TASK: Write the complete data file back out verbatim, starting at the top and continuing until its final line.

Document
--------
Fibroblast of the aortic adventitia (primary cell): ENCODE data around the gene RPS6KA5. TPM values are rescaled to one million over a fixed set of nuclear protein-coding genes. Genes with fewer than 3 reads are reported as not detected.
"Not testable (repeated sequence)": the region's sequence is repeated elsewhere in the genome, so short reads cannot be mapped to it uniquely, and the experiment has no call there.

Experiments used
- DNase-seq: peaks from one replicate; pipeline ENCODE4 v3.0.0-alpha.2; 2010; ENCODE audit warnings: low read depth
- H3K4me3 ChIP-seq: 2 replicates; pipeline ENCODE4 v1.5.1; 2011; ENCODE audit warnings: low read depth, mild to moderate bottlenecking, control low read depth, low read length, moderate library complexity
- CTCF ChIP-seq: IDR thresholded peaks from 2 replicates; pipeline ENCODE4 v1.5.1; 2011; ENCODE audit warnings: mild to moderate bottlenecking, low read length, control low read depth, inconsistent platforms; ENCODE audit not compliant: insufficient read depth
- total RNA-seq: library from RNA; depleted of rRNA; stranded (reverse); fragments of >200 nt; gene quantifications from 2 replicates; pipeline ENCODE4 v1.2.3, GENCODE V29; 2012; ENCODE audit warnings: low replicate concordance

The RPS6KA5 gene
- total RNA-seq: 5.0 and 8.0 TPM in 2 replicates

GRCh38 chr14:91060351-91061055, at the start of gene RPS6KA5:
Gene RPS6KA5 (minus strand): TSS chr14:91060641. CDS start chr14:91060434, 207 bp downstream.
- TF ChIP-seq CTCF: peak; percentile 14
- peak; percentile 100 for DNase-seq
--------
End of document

Fibroblast of the aortic adventitia (primary cell): ENCODE data around the gene RPS6KA5. TPM values are rescaled to one million over a fixed set of nuclear protein-coding genes. Genes with fewer than 3 reads are reported as not detected.
"Not testable (repeated sequence)": the region's sequence is repeated elsewhere in the genome, so short reads cannot be mapped to it uniquely, and the experiment has no call there.

Experiments used
- DNase-seq: peaks from one replicate; pipeline ENCODE4 v3.0.0-alpha.2; 2010; ENCODE audit warnings: low read depth
- H3K4me3 ChIP-seq: 2 replicates; pipeline ENCODE4 v1.5.1; 2011; ENCODE audit warnings: low read depth, mild to moderate bottlenecking, control low read depth, low read length, moderate library complexity
- CTCF ChIP-seq: IDR thresholded peaks from 2 replicates; pipeline ENCODE4 v1.5.1; 2011; ENCODE audit warnings: mild to moderate bottlenecking, low read length, control low read depth, inconsistent platforms; ENCODE audit not compliant: insufficient read depth
- total RNA-seq: library from RNA; depleted of rRNA; stranded (reverse); fragments of >200 nt; gene quantifications from 2 replicates; pipeline ENCODE4 v1.2.3, GENCODE V29; 2012; ENCODE audit warnings: low replicate concordance

The RPS6KA5 gene
- total RNA-seq: 5.0 and 8.0 TPM in 2 replicates

GRCh38 chr14:91060351-91061055, at the start of gene RPS6KA5:
Gene RPS6KA5 (minus strand): TSS chr14:91060641. CDS start chr14:91060434, 207 bp downstream.
- TF ChIP-seq CTCF: peak; percentile 14
- peak; percentile 100 for DNase-seq